Tuesday, 18 December 2012


The vagaries of birding were well demonstrated today. Two reports on SOS, one of a Goosander on the lower pond at Petworth Park, the other, that the fields above the North Wall Pagham were awash with waders. The final score was Petworth 1 Pagham 0. The Goosander was present but difficult to photograph and Pagham was DOB - Devoid of Birds.

Photographing a distant bird with white plumage on a dark pool in morning sunlight was a bit of a challenge which resulted either in blown plumage or underexposed bird. However, those that I could rescue are here.

When I approached the lower pond I was greeted by a rather odd sight and sound, 8 Egyptian Geese up a tree, calling for all they were worth. As I walked under the tree they relocated to the pond resentful of my intrusion.

Definitely a "whacky" bird

There were two anglers present but they reported nothing caught, not surprising considering a tree full of Cormorants nearby.

Now I know I'm not a real photographer and a million miles away from being an artist but I can appreciate what old Lancelot "Capability" Brown was up to in engineering the landscape. The trees and the views of the lansdscape of Petworth defy proper capture on camera pixels. You just have to stand there and observe its splendour as the light changes throughout the day.

On finishing at Petworth I decided to forego the hunt for a Black Brant at West Wittering, seduced by the North Wall being awash to the gunnels (gunwales to landlubbers) with birds. Bit of a mistake, all too apparent on arrival, the creek was nearly empty and Breech Pool contained a handful of Teal and Mallard. Out in the North Fields stood a lonely Grey Heron and a single Curlew occupied one of the flooded parts of the field. Where did they all go?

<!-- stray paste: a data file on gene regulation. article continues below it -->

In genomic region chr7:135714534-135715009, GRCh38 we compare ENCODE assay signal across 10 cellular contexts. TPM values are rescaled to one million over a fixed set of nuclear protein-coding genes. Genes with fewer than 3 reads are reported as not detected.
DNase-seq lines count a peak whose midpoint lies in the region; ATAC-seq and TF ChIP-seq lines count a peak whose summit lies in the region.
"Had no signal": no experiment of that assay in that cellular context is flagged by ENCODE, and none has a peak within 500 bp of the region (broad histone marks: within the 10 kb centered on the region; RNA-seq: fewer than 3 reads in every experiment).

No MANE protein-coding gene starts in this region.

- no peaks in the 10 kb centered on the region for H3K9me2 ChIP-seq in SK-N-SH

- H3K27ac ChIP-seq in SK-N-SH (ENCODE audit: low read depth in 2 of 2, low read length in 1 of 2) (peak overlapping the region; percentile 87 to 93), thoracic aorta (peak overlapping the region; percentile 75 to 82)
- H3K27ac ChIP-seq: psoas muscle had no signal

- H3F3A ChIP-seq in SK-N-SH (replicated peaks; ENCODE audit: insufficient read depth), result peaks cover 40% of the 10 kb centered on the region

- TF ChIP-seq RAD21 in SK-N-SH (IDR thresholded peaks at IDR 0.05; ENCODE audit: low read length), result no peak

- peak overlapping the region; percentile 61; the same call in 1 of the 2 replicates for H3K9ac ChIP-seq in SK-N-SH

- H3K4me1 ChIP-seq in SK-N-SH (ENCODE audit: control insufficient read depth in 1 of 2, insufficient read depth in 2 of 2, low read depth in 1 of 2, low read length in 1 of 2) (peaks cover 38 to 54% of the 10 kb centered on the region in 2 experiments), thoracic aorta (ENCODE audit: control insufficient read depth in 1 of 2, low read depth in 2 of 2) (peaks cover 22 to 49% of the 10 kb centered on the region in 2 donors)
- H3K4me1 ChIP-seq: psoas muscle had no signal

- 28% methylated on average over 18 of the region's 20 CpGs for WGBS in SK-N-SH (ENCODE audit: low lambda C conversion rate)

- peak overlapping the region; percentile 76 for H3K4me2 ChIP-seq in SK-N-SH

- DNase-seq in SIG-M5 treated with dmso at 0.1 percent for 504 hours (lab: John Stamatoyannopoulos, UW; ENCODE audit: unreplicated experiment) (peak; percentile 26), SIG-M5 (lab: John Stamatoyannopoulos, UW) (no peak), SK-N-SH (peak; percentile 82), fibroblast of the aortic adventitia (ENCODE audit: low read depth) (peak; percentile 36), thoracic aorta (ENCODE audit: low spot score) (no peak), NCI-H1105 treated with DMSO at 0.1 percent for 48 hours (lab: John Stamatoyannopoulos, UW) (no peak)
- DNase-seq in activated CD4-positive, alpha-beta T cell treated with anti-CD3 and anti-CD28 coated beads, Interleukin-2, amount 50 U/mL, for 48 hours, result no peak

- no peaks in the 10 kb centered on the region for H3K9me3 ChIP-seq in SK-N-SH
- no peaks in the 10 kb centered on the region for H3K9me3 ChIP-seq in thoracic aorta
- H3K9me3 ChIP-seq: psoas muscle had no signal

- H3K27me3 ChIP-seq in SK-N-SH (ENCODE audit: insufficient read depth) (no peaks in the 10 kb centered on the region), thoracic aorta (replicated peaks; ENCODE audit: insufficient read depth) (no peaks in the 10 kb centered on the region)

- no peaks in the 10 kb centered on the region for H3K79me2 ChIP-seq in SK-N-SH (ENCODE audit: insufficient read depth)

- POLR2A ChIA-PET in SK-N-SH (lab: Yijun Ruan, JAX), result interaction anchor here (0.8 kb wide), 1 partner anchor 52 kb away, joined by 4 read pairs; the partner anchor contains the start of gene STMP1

An empty Breech Pool

Not a lot in the creek

There are still berries available in the hedgerows but the only taker today was a single Blackbird.

I noticed these plants growing between the sluices, not sure what they are but they only seem to occur in the one location, very odd indeed.

Subsequent to some research I believe these are Tree Mallow, Lavatera arborea which is becoming something of a pest in coastal habitats, spread by its floating seed heads.



  1. Glad to see you got the Goosander picture before the year end and with better lighting conditions than I had.

    1. Hi Martin
      looking forward to the first posting of your blog. Good luck - I shall try to be the first follower


  2. Nice effort with the Gooseander Dave the last one that i took looked like a black head and blown body. They are definitely not easy.